Autumn Peltier: a long walk for First Nations’ water rights
Indigenous communities in Canada are fighting for their right to safe, clean drinking water. Anishinabek Nation chief water commissioner Autumn Peltier tells Karen Thomas why
Water has shaped Autumn Peltier’s life and her destiny. Peltier grew up on Manitoulin Island, Lake Huron. Manitoulin is the world’s largest freshwater island. It is so vast it has lakes of its own. But some Indigenous communities there lack safe, clean drinking water.
Canada is a land of lakes and rivers. It is famous for its water quality. Yet many First Nations communities live under drinking-water advisory notices, some dating back two decades. It’s why Peltier’s aunt Josephine Mandamin founded the water-protectors movement, an Indigenous-led campaign to demand respect for water.
An Anishinaabe elder, Mandamin walked 25,000 miles around the five Great Lakes to protest about water inequality and pollution. She carried a copper water bucket, to symbolise her duty of protection, and sang and prayed as she walked.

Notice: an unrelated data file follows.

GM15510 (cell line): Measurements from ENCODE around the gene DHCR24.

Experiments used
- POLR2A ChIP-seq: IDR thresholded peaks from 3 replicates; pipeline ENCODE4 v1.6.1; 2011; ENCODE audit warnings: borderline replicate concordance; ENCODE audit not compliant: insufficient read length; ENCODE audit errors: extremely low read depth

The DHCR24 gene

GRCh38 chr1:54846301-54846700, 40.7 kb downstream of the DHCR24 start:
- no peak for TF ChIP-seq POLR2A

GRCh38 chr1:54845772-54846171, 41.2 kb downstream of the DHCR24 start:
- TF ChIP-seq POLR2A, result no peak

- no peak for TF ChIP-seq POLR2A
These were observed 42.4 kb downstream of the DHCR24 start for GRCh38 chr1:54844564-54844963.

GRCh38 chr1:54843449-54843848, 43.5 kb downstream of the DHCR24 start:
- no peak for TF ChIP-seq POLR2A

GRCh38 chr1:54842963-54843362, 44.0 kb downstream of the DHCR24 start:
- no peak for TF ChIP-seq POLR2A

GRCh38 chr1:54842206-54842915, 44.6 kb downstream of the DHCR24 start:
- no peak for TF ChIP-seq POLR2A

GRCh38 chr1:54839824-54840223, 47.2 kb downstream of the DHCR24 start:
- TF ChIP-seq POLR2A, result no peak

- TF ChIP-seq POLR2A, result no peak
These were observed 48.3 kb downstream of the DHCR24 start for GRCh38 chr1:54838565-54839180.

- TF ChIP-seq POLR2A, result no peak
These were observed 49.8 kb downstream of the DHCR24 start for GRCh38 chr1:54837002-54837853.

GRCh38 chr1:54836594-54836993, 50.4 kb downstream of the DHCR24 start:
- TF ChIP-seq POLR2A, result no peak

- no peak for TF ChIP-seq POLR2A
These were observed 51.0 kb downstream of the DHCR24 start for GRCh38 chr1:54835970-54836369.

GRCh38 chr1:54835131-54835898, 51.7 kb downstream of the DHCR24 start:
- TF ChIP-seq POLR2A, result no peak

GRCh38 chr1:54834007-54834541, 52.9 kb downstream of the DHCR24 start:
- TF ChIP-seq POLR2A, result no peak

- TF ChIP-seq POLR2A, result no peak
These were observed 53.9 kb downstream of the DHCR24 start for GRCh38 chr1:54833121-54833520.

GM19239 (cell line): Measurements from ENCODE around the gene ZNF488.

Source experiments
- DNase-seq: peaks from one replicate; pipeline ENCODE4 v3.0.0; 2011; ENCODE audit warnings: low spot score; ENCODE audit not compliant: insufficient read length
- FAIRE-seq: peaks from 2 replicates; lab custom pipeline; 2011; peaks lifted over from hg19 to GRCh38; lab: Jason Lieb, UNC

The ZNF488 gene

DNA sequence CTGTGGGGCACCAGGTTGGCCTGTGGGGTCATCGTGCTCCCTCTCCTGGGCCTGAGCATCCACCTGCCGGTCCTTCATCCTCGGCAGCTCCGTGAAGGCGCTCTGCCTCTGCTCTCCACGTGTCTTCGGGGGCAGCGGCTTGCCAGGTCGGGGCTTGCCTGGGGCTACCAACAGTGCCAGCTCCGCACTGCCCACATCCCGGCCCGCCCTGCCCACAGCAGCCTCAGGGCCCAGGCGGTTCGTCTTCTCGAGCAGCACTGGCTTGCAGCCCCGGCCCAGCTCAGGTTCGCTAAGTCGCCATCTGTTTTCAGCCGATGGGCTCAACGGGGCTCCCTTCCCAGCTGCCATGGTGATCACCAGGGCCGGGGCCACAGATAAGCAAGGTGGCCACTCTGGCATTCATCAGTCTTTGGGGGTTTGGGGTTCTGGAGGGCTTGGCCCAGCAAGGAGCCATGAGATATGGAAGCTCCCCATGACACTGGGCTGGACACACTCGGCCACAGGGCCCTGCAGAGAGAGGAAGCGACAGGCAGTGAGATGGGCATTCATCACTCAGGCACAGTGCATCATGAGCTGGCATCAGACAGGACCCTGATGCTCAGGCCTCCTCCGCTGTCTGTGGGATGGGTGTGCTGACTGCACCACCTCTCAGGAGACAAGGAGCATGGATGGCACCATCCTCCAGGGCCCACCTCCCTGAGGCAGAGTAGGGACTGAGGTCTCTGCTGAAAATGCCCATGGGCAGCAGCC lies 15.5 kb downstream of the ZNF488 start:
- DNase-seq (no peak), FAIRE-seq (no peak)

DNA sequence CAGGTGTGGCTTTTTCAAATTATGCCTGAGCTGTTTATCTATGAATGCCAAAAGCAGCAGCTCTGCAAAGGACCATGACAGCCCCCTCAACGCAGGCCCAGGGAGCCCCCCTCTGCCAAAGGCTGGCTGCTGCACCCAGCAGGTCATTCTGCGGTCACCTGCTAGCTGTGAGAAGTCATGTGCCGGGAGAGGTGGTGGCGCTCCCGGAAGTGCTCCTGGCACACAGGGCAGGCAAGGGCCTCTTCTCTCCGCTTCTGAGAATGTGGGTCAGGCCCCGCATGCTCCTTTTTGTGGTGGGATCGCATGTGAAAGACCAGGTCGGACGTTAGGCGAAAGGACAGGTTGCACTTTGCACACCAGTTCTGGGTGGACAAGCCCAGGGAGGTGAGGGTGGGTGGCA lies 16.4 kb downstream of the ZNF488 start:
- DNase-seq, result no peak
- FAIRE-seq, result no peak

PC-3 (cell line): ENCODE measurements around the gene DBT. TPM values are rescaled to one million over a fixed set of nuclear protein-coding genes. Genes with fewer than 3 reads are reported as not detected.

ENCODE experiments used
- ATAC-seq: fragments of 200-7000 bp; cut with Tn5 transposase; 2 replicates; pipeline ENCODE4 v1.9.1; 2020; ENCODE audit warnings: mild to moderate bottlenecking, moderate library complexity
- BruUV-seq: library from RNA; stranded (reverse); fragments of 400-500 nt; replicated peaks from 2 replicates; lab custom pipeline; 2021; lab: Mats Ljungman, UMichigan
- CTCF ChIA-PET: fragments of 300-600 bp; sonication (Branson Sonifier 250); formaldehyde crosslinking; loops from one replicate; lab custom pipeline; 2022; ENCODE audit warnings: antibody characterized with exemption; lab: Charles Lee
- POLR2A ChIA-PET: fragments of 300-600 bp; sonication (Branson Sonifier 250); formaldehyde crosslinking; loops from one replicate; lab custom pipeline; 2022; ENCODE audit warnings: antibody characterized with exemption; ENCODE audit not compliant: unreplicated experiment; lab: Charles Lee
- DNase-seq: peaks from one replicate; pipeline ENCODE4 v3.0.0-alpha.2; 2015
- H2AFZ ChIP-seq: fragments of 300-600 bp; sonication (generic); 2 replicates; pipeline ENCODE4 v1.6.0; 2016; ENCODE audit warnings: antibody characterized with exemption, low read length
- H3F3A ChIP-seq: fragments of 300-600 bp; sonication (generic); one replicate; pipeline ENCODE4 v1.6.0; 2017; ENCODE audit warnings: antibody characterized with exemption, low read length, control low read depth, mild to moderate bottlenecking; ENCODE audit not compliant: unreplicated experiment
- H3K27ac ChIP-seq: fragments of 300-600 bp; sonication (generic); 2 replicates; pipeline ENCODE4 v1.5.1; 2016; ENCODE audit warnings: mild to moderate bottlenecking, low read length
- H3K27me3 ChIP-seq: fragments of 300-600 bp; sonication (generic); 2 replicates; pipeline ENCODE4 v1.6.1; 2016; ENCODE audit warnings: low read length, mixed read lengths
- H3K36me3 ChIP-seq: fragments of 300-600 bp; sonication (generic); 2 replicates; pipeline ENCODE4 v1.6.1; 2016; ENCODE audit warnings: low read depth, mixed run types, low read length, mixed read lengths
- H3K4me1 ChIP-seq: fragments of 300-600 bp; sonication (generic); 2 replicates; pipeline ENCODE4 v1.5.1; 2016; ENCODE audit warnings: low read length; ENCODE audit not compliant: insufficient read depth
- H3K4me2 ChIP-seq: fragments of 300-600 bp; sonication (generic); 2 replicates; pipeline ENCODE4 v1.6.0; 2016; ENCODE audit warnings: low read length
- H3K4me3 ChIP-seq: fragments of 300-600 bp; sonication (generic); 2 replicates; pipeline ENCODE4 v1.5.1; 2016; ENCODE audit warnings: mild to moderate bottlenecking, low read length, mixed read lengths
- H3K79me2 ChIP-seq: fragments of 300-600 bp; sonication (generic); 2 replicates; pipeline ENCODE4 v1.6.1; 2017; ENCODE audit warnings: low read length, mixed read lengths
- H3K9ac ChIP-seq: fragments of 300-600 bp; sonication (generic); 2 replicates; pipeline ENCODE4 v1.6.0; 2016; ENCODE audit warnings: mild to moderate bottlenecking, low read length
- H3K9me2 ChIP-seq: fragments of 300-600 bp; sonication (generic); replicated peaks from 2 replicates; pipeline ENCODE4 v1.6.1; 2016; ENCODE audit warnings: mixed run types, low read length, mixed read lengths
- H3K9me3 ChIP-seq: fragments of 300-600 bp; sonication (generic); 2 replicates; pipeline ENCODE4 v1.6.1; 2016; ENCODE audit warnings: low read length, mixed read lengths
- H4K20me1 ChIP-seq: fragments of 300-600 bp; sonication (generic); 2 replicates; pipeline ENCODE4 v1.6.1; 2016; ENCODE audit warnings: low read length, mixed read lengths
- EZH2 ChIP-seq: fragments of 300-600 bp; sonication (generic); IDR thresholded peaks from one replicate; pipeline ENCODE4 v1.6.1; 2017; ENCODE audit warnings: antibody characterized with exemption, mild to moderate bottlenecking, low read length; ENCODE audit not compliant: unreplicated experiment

Traditionally, women were the First Nations’ keepers of water. Mandamin’s Mother Earth Water Walks movement revived an ancient connection and inspired a new generation of female Indigenous activists.
Peltier became a water advocate aged eight. “At my first water ceremony it struck me that kids my age and younger had no idea how it would be to open a tap and drink a glass of tap water,” she recalls.
“The mothers were washing their babies with bottled water. That’s so wrong. In a first-world country like Canada, it’s unacceptable.”
Peltier’s poise and gift for public speaking stood out. In 2016 the Assembly of First Nations chose her to present a ceremonial copper water bowl to prime minister Justin Trudeau, to remind the new premier of his duty to protect water. Trudeau had just approved two fossil-fuel pipelines.